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  #30  
Old 12.08.2010, 11:34
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Re: Constructing an English Breakfast in Switzerland

This is what I get my butcher to do, works for me. But I'm not English (I really like bacon though, does that count?).

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Bacon - Speck just isn't the same, though it will do at a pinch. If you asked a butcher to cut speck more thickly, would this do?
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  #31  
Old 23.08.2010, 09:00
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Re: Constructing an English Breakfast in Switzerland

Heureka!

I went to my local Coop in Wollishofen on Saturday and stumbled across "PROPER BACON" . It's by the Natura Line and is NOT Speck (Says Bacon on the Pack as well)! I tried it out yesterday with a Sunday Morning Fry Up.
It pretty much tastes the same as Bacon back home, just slightly thinner though.
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  #32  
Old 23.08.2010, 09:06
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Re: Constructing an English Breakfast in Switzerland

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Heureka!

I went to my local Coop in Wollishofen on Saturday and stumbled across "PROPER BACON" . It's by the Natura Line and is NOT Speck (Says Bacon on the Pack as well)! I tried it out yesterday with a Sunday Morning Fry Up.
It pretty much tastes the same as Bacon back home, just slightly thinner though.
Serious question: can you please post a photo (mobile is fine) of the packet next time you see it?
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  #33  
Old 23.08.2010, 09:18
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Re: Constructing an English Breakfast in Switzerland

Oh dear, well I can understand us wanting to continue with the tradition of an english breakfast, but I gave up some time ago. I just don't have time in the morning, some of the stuff I can buy in Switzerland, others have to be organised, and I just have nothing against a slice of bread and jam (or a croissant or two if you prefer). you can even get marmalade in Migros. It might be something for a sunday perhaps, but if you have kids and have to get them off to school, then I don't find it very pratical. did I actually ever eat an english breakfast at home. Not really. I think the only time I have ever really gone for it is when on holiday in a hotel where I don't have to mess around doing it all and clearing the fat away afterwards in the kitchen.

I sometimes do an english fry up for tea or whatever, but I just cannot be bothered with the whole english breakfast ceremony and I even suffer afterwards with indigestion.

So good luck to all who are searching, I am sure you will find most of the stuff somewhere in Switzerland.
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  #34  
Old 23.08.2010, 09:25
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Re: Constructing an English Breakfast in Switzerland

mrs and I have been buying this from Coop for some time... ok it's not like english bacon( we'll get that saturday !! ) but it does a fair pass at american ( streaky ) bacon.

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Old 23.08.2010, 09:38
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Re: Constructing an English Breakfast in Switzerland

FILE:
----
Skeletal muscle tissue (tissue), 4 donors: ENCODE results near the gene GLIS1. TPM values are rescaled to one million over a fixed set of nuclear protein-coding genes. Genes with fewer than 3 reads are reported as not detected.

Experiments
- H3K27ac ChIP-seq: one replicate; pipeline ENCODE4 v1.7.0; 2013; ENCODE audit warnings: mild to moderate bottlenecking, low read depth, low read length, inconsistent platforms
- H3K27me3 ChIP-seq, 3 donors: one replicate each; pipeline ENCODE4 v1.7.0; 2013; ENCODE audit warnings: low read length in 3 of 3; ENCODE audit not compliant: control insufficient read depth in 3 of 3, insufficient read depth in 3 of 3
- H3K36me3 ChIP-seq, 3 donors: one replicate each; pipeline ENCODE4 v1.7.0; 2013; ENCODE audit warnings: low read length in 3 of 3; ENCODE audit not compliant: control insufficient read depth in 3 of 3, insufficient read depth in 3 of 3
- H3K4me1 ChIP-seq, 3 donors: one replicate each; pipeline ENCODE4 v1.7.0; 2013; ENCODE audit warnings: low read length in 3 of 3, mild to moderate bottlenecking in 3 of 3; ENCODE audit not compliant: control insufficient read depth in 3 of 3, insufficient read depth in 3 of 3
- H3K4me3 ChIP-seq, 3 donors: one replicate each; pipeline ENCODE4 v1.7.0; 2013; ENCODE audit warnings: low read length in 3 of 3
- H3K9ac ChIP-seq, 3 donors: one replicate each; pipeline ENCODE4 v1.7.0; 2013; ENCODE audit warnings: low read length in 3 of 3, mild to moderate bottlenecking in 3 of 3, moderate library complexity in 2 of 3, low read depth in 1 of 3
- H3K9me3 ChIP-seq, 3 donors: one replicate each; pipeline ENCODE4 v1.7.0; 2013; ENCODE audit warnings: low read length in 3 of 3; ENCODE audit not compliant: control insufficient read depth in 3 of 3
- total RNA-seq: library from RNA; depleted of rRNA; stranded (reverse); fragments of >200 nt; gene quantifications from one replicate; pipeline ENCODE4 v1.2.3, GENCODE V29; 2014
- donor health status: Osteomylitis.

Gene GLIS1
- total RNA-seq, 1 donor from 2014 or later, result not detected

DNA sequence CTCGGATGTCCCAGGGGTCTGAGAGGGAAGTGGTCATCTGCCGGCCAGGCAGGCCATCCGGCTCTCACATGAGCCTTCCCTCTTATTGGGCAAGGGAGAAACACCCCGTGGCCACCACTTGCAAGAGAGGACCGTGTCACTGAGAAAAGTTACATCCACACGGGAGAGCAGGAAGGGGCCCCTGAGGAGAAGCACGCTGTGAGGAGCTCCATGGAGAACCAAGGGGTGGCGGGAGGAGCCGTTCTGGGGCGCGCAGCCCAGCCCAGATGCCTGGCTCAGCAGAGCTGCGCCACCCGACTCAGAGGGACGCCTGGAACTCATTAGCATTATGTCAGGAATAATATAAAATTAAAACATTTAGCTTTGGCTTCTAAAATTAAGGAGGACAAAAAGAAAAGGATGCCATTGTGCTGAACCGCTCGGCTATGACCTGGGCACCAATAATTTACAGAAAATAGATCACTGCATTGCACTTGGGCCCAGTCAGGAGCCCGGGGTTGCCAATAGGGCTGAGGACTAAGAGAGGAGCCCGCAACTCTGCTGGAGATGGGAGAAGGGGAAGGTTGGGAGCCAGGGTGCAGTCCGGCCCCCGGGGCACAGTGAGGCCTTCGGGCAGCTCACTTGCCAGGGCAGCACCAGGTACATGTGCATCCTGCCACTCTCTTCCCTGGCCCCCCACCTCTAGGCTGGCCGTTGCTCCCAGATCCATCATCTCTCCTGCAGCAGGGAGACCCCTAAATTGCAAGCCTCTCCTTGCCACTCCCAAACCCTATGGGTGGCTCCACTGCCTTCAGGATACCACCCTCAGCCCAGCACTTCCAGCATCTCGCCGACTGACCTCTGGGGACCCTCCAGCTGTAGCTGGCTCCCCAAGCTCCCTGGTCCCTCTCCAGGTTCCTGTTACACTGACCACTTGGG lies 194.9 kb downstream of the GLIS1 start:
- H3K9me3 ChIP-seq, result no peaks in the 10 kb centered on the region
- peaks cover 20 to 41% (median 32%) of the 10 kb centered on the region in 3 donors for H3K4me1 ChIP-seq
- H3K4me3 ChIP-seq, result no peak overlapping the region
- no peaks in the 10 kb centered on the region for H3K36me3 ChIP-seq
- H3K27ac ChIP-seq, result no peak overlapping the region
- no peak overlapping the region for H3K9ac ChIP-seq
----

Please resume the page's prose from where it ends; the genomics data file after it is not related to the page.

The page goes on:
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Serious question: can you please post a photo (mobile is fine) of the packet next time you see it?
He's not lying...I found it at coop online supermarket!

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  #36  
Old 23.08.2010, 09:45
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Re: Constructing an English Breakfast in Switzerland

I didnt doubt him for a second my good man, its just once I see the pack I can home in on it like a wolf to a wounded baby elk.

Much appreciated!

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Oh dear, well I can understand us wanting to continue with the tradition of an english breakfast, but I gave up some time ago. I just don't have time in the morning, some of the stuff I can buy in Switzerland, others have to be organised, and I just have nothing against a slice of bread and jam (or a croissant or two if you prefer). you can even get marmalade in Migros. It might be something for a sunday perhaps, but if you have kids and have to get them off to school, then I don't find it very pratical. did I actually ever eat an english breakfast at home. Not really. I think the only time I have ever really gone for it is when on holiday in a hotel where I don't have to mess around doing it all and clearing the fat away afterwards in the kitchen.

I sometimes do an english fry up for tea or whatever, but I just cannot be bothered with the whole english breakfast ceremony and I even suffer afterwards with indigestion.

So good luck to all who are searching, I am sure you will find most of the stuff somewhere in Switzerland.
It's more a weekend thing, there's always time to treat yourself then!

Oh and another thing... anyone know where you can find potato waffles?

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  #37  
Old 23.08.2010, 10:12
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Re: Constructing an English Breakfast in Switzerland

That's the one

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  #38  
Old 23.08.2010, 10:17
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Re: Constructing an English Breakfast in Switzerland

Every time someone quotes a pic, a fairy dies. Please save the fairies and remove the pic when replying.
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Old 23.08.2010, 10:19
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Re: Constructing an English Breakfast in Switzerland

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Every time someone quotes a pic, a fairy dies. Please save the fairies and remove the pic when replying.
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Old 23.08.2010, 10:45
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Re: Constructing an English Breakfast in Switzerland

OK will keep that in mind!